Pennsylvania Lawmakers Move Forward On Anti-SLAPP Legislation
from the pleading-the-First dept
Pennsylvania is looking to become the 30th state in the US to have an anti-SLAPP law on the books. Bogus defamation lawsuits and legal threats have long been used as blunt force weapons to silence critics and unflattering media coverage. It's only in recent years that legislators have recognized the damage being done.
The case central to this legislative push is a prime example of why such laws are needed.
[Angelique] Smith, 40, a mother from Delaware County enrolled at the University of Pennsylvania, gave some of the most personal and passionate testimony at the hearing.Smith was sued in January of 2009 by Dorothy June Brown, a partner in a company (The Cynwyd Group) that allegedly defrauded three charter schools out of millions of dollars ($5 million from the Agora Cyber Charter School alone -- the school Smith's daughter was attending), charging for "management services" that apparently were never performed. Brown was also a founding partner of the Agora school, which created a conflict of interest that drew the attention of the state's charter school oversight as well as the state itself, both of which sued the school. (Both lawsuits were settled out of court.) Not coincidentally, the parents (including Smith) raised the same allegations in 2008, drawing the attention of Brown, who sued six parents in total.
"My daughter, my husband, and myself have been held hostage for five long and arduous years by an injustice of the worst kind," she called out, according to transcripts and onlookers. The suit, which seeks a total of $300,000 from her and her husband, has been delayed numerous times, she said.
"We nonetheless anguish in silence, and our personal relationships suffer," she said. "This has nearly destroyed my marriage."
She and her husband have spent $5,000 fighting the suit and have defaulted on their home mortgage along the way.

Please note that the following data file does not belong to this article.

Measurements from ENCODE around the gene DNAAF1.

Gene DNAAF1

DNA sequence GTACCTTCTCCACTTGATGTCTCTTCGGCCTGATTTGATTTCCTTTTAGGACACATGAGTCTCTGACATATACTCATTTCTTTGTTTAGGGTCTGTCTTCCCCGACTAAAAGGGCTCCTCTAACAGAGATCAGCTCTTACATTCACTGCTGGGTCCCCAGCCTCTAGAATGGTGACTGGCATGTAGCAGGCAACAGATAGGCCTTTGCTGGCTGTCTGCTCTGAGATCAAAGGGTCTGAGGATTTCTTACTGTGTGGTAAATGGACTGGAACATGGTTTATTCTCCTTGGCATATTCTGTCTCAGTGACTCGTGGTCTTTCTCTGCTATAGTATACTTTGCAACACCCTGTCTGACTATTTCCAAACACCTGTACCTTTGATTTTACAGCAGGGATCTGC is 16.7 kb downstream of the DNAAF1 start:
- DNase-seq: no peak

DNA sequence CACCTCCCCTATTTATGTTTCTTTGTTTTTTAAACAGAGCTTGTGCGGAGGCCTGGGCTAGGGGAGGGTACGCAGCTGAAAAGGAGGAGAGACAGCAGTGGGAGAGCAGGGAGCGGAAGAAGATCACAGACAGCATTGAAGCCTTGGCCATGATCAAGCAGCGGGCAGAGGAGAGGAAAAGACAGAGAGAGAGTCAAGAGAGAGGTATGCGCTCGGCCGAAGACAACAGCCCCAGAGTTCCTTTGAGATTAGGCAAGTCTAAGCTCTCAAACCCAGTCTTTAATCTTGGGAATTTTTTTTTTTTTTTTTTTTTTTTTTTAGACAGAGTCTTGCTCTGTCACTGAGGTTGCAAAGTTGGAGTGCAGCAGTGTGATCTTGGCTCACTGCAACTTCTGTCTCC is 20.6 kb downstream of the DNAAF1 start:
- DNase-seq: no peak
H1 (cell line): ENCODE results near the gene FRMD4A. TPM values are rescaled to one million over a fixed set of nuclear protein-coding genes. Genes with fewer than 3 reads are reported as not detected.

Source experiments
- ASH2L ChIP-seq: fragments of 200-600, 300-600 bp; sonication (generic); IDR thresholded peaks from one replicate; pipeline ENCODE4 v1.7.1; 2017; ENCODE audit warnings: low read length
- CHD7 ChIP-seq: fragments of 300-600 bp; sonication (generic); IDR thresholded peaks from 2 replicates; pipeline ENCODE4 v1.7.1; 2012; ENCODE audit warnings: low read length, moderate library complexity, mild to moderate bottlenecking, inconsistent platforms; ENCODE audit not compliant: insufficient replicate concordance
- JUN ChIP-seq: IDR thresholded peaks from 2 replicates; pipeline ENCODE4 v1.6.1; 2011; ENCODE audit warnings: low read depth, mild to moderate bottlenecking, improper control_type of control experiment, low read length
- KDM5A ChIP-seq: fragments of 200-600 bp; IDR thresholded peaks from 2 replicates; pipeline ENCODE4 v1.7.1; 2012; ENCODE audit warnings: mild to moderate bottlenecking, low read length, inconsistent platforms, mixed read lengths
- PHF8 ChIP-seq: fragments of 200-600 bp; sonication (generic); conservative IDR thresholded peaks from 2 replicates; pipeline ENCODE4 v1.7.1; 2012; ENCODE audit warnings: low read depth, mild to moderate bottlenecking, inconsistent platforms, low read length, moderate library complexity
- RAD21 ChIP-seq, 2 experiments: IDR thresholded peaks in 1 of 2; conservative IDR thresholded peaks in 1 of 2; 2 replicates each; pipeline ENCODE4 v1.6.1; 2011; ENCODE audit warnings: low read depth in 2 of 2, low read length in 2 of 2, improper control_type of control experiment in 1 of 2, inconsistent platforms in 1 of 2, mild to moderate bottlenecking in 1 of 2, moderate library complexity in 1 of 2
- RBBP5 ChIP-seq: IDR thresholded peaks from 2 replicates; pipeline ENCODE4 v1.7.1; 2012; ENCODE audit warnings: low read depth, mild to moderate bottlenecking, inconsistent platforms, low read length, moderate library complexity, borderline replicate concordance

Brown sued Stefany and five other Agora parents who had raised questions about the school's finances and its relationship with Cynwyd. Brown's firm owned Agora's building in Devon and collected management fees from the school.All of these cases are now on hold, pending the outcome of the government's case against Brown -- which will determine whether these "impressions" of corruption and criminality are, indeed, false. To date, Brown has been acquitted on six charges -- which leaves 54 others undecided.
The slander suit Brown filed in Montgomery County alleges the parents had made comments "that give the clear but false impression that Dr. Brown is corrupt, incompetent, and possibly criminal."
Brown's slander lawsuits were clearly filed in hopes of silencing detractors, seeing as they were filed just as Brown's school (and company) were being investigated by both state and federal agencies. Whether or not the charges against Brown stick, the parents obviously had genuine concerns about the school's co-founder. "Corrupt, incompetent and possibly criminal" seem to describe the activity federal investigators uncovered. The only thing that remains is for a jury to decide whether the "possibly criminal" acts are genuinely criminal. But while that drags on, Smith and five other parents are living their lives in the shadow of looming legal action -- something a strong anti-SLAPP law would likely have neutralized months or years earlier.